Richmond Ballet's Izabella Tokev with athletic trainer Darby Hooton

Sarah Ferguson, Courtesy Richmond Ballet

Try These 3 Exercises for Crisper, Quicker Petit Allégro

A well-executed petit allégro combination—full of intricate jumps, crisp transitions and swift directional changes—is a thing of beauty. Ideally, you're able to sail through a sequence without going the wrong way or getting your legs tangled. But that's not always the case.

According to Darby Hooton, an athletic trainer at Physical Therapy Solutions who works with Richmond Ballet dancers, if your petit allégro is less than polished, you might not be using your fast-twitch muscle fibers as efficiently as you could. But targeted cross-training can strengthen these fibers so they fire more effectively and you won't fatigue as quickly.


Fast-Twitch Versus Slow-Twitch Fibers

"Ballet is more of an endurance-based art, where you're holding sustained movements for long periods of time," says Hooton. Because of these demands, ballet dancers tend to have more-developed Type I, or slow twitch, muscle fibers. These aid in controlled sequences of long durations. Petit allégro, on the other hand, relies on your Type II, or fast-twitch, muscle fibers. While they produce a greater force, helping you perform quick bursts of movement, fast-twitch fibers tire faster.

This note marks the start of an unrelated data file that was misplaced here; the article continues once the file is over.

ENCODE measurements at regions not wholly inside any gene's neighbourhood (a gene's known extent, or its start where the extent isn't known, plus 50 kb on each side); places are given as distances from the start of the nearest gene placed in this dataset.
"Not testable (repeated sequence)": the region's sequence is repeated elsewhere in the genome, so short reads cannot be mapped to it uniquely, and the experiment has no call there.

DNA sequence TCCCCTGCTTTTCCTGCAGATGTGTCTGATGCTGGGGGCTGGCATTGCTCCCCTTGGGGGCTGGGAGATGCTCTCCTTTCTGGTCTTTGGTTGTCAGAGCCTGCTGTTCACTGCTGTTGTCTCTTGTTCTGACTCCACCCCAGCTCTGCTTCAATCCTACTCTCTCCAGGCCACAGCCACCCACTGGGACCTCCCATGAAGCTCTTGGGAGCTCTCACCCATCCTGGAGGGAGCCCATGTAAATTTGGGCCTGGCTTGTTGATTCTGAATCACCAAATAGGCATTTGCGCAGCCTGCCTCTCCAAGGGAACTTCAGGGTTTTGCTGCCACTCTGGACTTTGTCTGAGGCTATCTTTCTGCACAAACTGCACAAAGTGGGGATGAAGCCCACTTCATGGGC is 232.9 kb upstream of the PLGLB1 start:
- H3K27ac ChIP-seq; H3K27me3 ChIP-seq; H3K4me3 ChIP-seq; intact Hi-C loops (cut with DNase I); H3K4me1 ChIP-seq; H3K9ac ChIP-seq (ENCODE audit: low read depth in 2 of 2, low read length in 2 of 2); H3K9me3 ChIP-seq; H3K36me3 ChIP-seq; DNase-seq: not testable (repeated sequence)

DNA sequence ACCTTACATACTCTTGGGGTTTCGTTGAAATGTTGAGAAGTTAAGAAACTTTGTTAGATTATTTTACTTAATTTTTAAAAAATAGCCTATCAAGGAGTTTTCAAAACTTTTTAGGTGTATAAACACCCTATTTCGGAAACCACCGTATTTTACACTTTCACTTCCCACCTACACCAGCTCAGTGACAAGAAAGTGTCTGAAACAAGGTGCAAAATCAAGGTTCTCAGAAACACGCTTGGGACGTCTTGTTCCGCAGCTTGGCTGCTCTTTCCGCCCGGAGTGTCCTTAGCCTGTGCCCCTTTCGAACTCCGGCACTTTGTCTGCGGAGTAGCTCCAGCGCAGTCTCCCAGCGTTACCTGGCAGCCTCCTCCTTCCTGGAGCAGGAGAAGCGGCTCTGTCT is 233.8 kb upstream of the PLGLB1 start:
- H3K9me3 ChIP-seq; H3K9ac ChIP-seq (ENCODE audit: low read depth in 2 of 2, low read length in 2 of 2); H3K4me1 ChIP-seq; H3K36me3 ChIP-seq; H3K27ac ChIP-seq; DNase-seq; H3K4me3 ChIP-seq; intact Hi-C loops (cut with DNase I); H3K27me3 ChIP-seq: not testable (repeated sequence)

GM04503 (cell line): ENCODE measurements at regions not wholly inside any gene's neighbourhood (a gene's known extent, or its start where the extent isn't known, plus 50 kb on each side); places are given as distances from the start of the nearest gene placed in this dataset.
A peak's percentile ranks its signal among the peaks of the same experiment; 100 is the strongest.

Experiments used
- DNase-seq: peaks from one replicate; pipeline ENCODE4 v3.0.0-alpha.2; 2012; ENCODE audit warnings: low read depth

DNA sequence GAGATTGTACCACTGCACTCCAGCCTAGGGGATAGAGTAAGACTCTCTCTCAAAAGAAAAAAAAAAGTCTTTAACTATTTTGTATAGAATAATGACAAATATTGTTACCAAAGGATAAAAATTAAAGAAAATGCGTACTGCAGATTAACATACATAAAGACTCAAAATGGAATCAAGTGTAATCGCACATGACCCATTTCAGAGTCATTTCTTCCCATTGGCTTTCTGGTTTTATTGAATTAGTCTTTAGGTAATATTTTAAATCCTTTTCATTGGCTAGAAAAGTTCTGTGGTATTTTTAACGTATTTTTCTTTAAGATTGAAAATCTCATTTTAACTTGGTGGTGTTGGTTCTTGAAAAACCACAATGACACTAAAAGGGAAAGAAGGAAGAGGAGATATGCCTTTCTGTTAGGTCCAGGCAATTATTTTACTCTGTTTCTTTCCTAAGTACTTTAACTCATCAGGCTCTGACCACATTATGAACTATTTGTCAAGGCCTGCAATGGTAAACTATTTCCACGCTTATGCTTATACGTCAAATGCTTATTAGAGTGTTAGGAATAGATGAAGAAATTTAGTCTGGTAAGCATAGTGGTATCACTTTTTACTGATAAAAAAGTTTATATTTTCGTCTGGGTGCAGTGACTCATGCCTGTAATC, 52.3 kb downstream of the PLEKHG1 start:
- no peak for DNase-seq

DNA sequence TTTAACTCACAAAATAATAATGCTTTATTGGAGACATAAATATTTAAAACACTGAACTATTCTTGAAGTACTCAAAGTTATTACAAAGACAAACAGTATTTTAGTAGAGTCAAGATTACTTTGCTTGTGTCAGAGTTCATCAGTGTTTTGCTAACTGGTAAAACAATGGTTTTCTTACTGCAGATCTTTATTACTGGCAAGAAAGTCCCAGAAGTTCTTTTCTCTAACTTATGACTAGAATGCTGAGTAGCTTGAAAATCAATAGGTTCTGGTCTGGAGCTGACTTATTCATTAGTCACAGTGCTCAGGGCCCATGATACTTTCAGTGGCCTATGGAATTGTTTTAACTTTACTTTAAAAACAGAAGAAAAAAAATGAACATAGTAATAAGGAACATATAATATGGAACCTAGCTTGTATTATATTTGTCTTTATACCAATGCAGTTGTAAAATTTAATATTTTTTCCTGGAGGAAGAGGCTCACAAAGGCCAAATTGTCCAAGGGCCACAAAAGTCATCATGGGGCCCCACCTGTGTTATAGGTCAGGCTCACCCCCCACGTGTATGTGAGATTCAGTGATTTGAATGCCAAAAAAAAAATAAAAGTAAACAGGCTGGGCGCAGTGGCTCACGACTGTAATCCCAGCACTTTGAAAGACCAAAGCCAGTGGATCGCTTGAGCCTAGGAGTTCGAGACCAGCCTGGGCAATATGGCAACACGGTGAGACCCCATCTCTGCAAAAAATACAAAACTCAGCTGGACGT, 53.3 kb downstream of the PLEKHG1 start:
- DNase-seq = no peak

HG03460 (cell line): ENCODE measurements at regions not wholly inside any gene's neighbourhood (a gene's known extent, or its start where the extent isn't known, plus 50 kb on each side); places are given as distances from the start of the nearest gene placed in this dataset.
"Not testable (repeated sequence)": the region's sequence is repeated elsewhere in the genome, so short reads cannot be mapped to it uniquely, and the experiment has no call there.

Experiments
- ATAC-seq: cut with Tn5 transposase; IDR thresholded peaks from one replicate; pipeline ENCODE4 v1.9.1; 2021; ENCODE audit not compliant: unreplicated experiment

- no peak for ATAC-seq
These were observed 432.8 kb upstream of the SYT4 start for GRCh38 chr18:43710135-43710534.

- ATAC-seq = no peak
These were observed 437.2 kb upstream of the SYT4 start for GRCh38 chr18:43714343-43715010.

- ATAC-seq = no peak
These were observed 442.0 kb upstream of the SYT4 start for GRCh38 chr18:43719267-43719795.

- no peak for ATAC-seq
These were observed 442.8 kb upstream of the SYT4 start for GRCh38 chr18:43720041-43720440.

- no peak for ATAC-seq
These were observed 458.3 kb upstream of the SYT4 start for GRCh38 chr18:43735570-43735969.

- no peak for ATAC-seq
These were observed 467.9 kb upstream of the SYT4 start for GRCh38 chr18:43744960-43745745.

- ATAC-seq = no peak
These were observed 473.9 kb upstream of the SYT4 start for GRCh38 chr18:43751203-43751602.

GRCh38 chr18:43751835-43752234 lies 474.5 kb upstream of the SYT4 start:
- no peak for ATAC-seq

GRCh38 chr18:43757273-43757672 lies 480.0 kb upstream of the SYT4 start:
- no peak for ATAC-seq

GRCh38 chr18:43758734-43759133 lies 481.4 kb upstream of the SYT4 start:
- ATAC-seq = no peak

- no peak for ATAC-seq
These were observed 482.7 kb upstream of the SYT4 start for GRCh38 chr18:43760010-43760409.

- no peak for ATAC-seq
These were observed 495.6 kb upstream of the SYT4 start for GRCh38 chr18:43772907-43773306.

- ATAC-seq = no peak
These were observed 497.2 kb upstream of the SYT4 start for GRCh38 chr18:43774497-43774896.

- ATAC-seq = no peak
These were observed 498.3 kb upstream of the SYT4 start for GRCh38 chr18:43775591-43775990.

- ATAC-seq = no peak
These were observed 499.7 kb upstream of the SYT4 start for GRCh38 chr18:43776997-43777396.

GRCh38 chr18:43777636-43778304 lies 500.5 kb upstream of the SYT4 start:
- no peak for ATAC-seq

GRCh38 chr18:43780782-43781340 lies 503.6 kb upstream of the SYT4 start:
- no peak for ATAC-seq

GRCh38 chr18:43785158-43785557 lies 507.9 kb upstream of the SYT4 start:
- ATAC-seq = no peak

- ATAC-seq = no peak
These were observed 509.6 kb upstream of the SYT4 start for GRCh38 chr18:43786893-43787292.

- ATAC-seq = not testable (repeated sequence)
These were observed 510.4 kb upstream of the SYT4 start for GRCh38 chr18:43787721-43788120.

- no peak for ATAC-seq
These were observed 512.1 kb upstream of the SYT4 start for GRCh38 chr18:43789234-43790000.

The Ground Rules

If you'd like to achieve more speed and sharpness in your petit allégro, focus on these concepts:

  • Cross-train. Hooton urges dancers to try related exercises outside of dance. (See her recommendations at right.) "It forces your body to adapt to a new neuromuscular pattern," she says. "Dance can become such a muscle-memory–based art. Sometimes stepping out of it and getting your brain to understand different motor patterns helps you become more effective when you try to use it again in your dancing."
  • Fast pace and low repetitions. The key to practicing the recruitment of your fast-twitch fibers, says Hooton, is doing exercises quickly for a low number of reps. "You want to mimic what you are trying to achieve, and that's exactly what petit allégro is," she says.
  • Directions matter. While height is an element of petit allégro, it's certainly not the main thrust. Choose exercises that emphasize moving forward, backward, sideways and diagonally, instead of up and down.
  • Don't wait until the end of the day. "You're typically more prone for injury the longer that you've spent in rehearsals," says Hooton, who recommends doing this conditioning midday after you've taken class, so you're fully warm but not overly exhausted.

Try This: Frappé With TheraBand

Side by side photos of Tokev, standing in front of the barre holding it behind her with both hands, extending her left leg in a frapp\u00e9 with a TheraBand tied to the barre around her ankle.

Richmond Ballet's Izabella Tokev

Sarah Ferguson, Courtesy Richmond Ballet

You'll need:

  • TheraBand
  • Riser or a BOSU ball
  • Tape to mark a pattern on the floor

Goal: Keep your legs under you as you jump, so you don't lose your footing.